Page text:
How can you ask people to invest in a cause you believe in, if you haven't given money yourself? As Senior Program Associate Jeff Baird explains in this week's post, that's one of the reasons Rasmuson Foundation puts such a high priority on board giving.

Prospective grant applicants frequently ask about our board giving policy. To summarize, the Foundation expects that nonprofit board members make meaningful cash gifts to their organization at least once a year.

We believe one of the primary responsibilities of a board is to ensure the nonprofit they lead is on sound financial footing. When board members make cash gifts to their organization, they show their understanding that raising funds is essential to the financial stability of their organization. Rasmuson Foundation recognizes that volunteering is extremely valuable. But dollars and services are not interchangeable. Volunteerism can’t do it all. Operating a nonprofit takes money, and we believe at least some of it should come from the people charged with leading the organization.

This policy has its roots in the banking principles of Elmer Rasmuson. He believed those seeking investment should demonstrate their commitment by having “skin in the game” – before they ask others for financial support.

But what constitutes a “meaningful” donation? This is a measure that is specific to each individual. For one grantee, a board member who was homeless gave $1. For others on the same board, the giving ability was much higher.

While we leave it up to the organization and its board members to decide, this is a fair question for us to raise in the review process. If you’re seeking a grant,  be prepared to discuss it.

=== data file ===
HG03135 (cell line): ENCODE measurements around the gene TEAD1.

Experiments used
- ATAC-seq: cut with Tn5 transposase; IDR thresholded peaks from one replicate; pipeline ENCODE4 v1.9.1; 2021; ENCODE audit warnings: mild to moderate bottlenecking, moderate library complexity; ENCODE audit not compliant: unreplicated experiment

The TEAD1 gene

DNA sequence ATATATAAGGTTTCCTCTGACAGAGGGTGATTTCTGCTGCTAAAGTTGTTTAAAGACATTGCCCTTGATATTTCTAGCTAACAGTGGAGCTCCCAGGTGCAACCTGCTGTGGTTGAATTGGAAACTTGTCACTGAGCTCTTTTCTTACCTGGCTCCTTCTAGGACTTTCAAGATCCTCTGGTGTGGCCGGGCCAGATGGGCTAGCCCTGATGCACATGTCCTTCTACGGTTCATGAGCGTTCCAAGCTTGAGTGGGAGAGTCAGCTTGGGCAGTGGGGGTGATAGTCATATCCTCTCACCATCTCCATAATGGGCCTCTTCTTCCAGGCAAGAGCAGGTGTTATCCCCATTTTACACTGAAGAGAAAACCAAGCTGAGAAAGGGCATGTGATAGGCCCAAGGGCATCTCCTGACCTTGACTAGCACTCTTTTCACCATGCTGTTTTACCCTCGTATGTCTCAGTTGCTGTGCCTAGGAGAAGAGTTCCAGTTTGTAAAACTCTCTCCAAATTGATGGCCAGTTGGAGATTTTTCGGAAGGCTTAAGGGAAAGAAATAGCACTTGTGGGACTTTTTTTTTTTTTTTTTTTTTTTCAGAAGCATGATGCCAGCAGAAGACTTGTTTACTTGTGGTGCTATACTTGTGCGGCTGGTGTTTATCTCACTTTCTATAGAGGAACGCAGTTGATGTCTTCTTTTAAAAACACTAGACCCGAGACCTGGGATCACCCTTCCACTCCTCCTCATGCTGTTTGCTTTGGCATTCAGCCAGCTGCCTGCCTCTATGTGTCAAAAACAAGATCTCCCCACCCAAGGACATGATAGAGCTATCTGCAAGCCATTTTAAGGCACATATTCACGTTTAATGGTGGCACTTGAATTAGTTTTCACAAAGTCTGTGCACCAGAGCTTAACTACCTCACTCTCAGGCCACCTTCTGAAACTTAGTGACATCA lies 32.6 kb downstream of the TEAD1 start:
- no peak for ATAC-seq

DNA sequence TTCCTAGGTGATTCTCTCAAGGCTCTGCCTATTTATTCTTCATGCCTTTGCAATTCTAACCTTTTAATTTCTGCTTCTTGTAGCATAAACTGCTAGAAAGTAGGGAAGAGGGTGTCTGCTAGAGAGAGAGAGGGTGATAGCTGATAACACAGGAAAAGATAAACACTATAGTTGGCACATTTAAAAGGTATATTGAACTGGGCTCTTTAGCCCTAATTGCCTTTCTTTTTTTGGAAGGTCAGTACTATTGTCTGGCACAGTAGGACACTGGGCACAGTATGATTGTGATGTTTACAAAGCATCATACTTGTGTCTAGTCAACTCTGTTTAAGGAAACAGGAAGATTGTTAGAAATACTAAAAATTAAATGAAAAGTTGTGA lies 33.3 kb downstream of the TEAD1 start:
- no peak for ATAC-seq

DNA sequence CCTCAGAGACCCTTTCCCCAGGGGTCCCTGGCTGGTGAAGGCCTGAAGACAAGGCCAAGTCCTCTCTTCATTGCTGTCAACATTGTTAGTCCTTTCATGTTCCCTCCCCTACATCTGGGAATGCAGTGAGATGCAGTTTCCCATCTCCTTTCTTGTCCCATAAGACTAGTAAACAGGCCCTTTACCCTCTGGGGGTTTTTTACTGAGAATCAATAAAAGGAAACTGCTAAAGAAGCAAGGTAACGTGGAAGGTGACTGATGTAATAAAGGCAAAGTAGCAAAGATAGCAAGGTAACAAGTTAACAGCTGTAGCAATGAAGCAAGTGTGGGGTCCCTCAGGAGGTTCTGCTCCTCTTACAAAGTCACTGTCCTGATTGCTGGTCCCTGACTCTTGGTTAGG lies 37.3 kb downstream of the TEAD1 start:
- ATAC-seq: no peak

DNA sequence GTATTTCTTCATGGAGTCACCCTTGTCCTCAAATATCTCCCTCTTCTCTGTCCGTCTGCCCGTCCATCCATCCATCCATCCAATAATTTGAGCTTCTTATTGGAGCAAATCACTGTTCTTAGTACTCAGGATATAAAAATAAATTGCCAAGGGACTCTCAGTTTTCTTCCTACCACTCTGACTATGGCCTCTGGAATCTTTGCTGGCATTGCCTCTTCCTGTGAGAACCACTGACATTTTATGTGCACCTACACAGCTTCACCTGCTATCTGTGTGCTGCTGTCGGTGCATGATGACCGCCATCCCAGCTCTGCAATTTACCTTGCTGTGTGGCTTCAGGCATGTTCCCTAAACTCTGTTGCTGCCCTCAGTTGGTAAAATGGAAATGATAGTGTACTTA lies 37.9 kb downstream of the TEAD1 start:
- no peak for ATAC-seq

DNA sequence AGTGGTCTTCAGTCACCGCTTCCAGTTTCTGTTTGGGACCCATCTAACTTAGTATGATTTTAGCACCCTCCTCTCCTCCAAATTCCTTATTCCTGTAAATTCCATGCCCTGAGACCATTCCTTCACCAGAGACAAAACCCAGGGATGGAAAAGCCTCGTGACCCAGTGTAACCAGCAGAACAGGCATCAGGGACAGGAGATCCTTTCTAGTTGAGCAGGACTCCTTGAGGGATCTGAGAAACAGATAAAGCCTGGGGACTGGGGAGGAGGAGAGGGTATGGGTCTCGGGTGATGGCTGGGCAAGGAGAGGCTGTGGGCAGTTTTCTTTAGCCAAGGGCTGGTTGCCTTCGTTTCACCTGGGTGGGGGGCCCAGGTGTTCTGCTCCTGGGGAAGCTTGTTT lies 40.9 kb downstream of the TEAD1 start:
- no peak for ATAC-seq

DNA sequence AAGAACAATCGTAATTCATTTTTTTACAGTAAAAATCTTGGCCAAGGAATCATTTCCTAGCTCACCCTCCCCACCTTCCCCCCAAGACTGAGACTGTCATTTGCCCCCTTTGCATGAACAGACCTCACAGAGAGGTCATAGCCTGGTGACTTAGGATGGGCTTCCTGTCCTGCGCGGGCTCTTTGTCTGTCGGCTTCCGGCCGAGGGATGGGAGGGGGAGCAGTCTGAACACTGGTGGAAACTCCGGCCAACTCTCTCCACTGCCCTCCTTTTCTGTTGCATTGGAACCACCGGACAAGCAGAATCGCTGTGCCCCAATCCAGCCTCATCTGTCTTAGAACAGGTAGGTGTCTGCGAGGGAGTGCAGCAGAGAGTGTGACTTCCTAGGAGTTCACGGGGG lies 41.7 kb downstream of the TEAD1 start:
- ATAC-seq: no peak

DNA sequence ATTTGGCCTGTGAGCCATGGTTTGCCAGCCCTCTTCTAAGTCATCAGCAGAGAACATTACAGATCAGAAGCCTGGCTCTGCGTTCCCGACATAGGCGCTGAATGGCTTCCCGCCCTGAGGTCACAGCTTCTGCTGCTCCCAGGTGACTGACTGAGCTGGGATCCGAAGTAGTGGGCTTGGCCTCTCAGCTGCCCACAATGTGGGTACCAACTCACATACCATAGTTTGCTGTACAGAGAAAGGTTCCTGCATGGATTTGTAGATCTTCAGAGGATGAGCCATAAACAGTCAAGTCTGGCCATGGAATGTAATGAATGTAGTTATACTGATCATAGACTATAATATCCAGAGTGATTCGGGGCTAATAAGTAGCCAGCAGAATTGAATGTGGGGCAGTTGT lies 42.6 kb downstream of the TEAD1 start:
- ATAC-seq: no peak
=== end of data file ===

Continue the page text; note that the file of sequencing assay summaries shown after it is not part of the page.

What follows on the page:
Among other questions we often hear on board giving:

Can I donate on behalf of someone else? No. It doesn’t count unless it comes from the individual. That’s the whole point.

My business/employer donates to my charity, does this count? No. See above.

Does my board contribution have to be to the specific project for which we are requesting funding? No.

If I serve on a board as a requirement of an elected or politically appointed position, do I have to make a cash gift to that organization? In this case, board members are exempt from the policy.

Does an item I purchased at our annual fundraiser count as cash giving? No. When you spend money at an auction, you receive a tangible benefit often equal to or greater in value than what you paid. This does not constitute a cash gift.

Does donating an item count as a contribution? Depends. While the old computer workstation you donate might have value for IRS tax purposes, you should still ask yourself whether the donation is meaningful according to your own ability to give.

Do my volunteer hours satisfy the requirement for board giving? Rarely. The volunteer time you contribute as a component of your board service is important, but usually does not satisfy the requirement for board giving.

I contribute to my organization via Pick.Click.Give. and United Way, does this count? Absolutely!